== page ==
In a prospective cohort study of 1015 patients admitted to Canadian hospitals, 35% had a low food intake, defined as less than 50% intake of a given meal, and malnourished patients were more likely to have less food intake (45%) than their well-nourished counterparts.2 Furthermore, cross-sectional studies have also demonstrated that the nutritional status of patients deteriorates during hospital admission with a significant decrease in the validated physical examination markers of nutritional status including mid-upper arm circumference and fat-free mass in addition to a reduction in serum albumin at the time of discharge compared with hospital admission.14 This is likely caused by a variety of reasons in these patients including increased energy requirements because of acute illness, anorexia, prolonged or unnecessary dietary restrictions such as “nil per os” (NPO) or clear fluids, not being provided with food when a meal was missed, needing assistance with sitting up, opening packages, hospital routines interfering with mealtimes, and a lack of usual food and supports.15,16 Many of these barriers to nutrition improvement are modifiable and preventable if clinicians concentrate on eradicating these barriers through regular check-ins.
Malnutrition in hospitalized patients is associated with increased 30-day mortality, prolonged stay, and higher readmission rates after discharge.17–19 In a prospective cohort study of 3186 patients, malnourished patients experienced nearly a five-fold increase in 30-day mortality compared with well-nourished control participants.15 In another prospective cohort study of 818 patients, Lim et al. 18 demonstrated that malnourished compared with well-nourished nutrition status was associated with significantly increased 1 year (34% vs. 4.1%), 2 years (42.6% vs. 6.7%), and 3 years (48.5% vs. 9.9%) mortality. Canadian data suggests that when compared with well-nourished control participants, malnourished patients remain admitted to hospitals on an average of 3 days longer, increased per hospitalization costs between 31% and 38% more per hospitalization, and higher readmission within 30 days after discharge, culminating in up to $2.1 billion (CAD) per year of extra hospital costs.19 Poor nutrition also contribute to posthospital syndrome (a transient period of vulnerability after discharge with higher morbidity and increased risk for readmission).20 Additionally, most hospitalized patients experience decreased mobility and can accelerate the development of sarcopenia when combined with malnutrition.21–23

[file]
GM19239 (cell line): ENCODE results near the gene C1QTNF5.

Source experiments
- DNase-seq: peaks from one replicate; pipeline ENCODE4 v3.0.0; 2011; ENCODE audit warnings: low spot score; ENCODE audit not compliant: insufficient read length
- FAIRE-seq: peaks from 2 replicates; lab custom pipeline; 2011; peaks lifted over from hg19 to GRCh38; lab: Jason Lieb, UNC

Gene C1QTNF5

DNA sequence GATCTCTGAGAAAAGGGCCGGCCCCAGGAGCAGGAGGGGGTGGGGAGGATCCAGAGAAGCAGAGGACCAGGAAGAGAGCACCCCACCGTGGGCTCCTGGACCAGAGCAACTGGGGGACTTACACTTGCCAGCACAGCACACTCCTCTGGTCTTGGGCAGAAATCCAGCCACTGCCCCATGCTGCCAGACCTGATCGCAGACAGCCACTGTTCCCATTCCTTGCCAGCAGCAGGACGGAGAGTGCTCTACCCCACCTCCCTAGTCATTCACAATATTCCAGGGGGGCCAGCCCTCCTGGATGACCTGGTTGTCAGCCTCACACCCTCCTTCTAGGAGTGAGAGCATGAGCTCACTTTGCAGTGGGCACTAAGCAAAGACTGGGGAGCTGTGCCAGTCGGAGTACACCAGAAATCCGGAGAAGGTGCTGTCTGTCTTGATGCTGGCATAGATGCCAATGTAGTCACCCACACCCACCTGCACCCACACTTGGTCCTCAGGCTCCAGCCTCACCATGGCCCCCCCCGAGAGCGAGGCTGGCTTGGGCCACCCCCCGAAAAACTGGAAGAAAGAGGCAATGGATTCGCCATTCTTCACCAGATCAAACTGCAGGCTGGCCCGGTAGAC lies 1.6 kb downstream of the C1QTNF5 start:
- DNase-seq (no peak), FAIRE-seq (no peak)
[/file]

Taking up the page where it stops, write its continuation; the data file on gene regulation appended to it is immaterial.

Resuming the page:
Because the presentation of malnutrition can be subtle, nutrition screening is essential to identify patients requiring further nutrition assessment and to determine appropriate nutrition interventions. Screening at the institutional level is the preferred approach, and implementation has been shown to increase the diagnosis and improve treatment for malnutrition through the “More-2-Eat” study, which focused on implementing nutrition screening protocols in multiple Canadian hospitals.19 To increase diagnosis and treatment of malnutrition in patients admitted to hospital, an algorithm known as the “Integrated Nutrition Pathway for Acute Care(INPAC),” has been developed in Canada, which begins with nutrition screening.24
Nutrition screening is designed to be easy, quick to employ, and can be performed by any individual. Multiple screening tools have been validated in different settings (inpatient, outpatient, elderly, etc.). But the CMTF suggests screening all patients admitted to the hospital for malnutrition within 24 hours of admission using the simple Canadian Nutrition Screening Tool (CNST).24 The CNST is a short and easy to use tool that has been employed in Canadian hospitals and consists of only two questions: